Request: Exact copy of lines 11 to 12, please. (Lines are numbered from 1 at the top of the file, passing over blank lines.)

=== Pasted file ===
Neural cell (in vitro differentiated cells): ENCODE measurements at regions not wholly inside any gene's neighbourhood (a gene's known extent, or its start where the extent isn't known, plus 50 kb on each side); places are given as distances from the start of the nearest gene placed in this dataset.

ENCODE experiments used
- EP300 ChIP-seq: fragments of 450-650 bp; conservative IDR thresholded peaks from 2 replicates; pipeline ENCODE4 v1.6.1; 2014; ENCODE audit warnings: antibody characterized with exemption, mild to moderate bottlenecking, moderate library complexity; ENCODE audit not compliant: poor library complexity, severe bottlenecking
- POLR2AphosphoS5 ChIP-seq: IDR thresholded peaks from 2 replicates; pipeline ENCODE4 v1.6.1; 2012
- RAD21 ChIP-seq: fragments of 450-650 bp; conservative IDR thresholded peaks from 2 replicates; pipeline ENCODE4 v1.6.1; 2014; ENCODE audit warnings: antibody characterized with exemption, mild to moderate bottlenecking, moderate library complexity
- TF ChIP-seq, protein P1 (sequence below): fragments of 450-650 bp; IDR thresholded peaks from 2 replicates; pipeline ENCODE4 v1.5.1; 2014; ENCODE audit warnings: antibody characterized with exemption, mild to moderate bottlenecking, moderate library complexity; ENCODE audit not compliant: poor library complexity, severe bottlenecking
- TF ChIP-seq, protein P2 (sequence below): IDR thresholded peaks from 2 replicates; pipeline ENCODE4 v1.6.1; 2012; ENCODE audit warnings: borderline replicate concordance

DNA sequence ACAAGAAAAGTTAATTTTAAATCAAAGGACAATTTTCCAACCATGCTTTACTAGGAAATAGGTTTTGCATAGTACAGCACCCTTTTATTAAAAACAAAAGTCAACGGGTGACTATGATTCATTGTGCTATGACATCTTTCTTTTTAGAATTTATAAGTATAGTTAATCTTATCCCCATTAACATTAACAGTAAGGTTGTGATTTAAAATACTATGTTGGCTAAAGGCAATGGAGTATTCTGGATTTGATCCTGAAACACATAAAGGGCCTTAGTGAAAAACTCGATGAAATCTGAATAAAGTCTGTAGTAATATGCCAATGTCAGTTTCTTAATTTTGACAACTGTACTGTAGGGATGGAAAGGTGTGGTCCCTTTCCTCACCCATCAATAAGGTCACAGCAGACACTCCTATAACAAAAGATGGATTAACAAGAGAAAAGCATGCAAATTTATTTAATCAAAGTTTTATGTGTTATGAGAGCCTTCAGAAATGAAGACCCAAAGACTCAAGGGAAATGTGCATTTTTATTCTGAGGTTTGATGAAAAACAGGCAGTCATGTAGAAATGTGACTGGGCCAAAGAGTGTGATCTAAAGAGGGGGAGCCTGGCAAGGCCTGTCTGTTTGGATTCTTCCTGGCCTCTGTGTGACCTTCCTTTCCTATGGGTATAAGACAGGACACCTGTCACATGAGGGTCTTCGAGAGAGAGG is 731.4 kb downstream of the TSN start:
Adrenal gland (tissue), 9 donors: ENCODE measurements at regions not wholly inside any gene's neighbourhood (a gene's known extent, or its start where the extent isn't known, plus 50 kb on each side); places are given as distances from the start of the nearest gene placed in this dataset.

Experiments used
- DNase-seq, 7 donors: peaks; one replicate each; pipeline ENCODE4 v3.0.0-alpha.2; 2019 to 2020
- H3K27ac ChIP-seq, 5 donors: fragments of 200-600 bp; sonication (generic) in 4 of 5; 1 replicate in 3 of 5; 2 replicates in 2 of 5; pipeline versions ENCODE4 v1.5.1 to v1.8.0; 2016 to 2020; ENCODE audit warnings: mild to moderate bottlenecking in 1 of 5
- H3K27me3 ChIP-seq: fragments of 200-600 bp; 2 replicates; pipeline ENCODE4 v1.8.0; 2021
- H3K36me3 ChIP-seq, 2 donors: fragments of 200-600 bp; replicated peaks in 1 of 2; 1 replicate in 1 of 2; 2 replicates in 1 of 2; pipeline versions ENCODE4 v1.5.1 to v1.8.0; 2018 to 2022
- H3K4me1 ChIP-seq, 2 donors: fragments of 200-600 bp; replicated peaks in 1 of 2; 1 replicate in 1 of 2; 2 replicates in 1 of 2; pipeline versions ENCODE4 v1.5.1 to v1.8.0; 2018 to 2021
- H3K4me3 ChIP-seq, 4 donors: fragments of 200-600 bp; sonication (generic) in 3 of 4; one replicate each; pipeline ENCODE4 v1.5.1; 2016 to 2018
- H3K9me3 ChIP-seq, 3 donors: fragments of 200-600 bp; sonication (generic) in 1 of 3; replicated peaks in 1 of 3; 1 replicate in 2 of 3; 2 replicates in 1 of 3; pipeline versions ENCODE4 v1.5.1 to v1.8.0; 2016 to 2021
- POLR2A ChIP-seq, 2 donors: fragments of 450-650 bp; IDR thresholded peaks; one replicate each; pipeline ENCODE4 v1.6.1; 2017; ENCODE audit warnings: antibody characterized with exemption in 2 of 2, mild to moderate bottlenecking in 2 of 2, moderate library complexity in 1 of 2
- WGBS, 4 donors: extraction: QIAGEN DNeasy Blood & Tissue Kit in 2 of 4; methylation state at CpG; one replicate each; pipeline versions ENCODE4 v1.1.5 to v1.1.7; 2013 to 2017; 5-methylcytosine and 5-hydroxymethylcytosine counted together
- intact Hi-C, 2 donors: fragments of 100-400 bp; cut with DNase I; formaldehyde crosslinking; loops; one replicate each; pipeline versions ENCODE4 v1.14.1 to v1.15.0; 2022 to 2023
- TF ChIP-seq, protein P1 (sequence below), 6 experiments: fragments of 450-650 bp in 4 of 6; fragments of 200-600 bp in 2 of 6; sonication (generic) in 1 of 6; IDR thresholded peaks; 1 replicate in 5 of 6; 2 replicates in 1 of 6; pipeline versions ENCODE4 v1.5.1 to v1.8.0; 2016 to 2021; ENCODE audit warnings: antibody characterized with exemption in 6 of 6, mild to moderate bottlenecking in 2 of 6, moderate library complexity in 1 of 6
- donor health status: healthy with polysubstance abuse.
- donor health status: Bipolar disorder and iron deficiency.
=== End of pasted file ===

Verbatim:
- DNase-seq, 7 donors: peaks; one replicate each; pipeline ENCODE4 v3.0.0-alpha.2; 2019 to 2020
- H3K27ac ChIP-seq, 5 donors: fragments of 200-600 bp; sonication (generic) in 4 of 5; 1 replicate in 3 of 5; 2 replicates in 2 of 5; pipeline versions ENCODE4 v1.5.1 to v1.8.0; 2016 to 2020; ENCODE audit warnings: mild to moderate bottlenecking in 1 of 5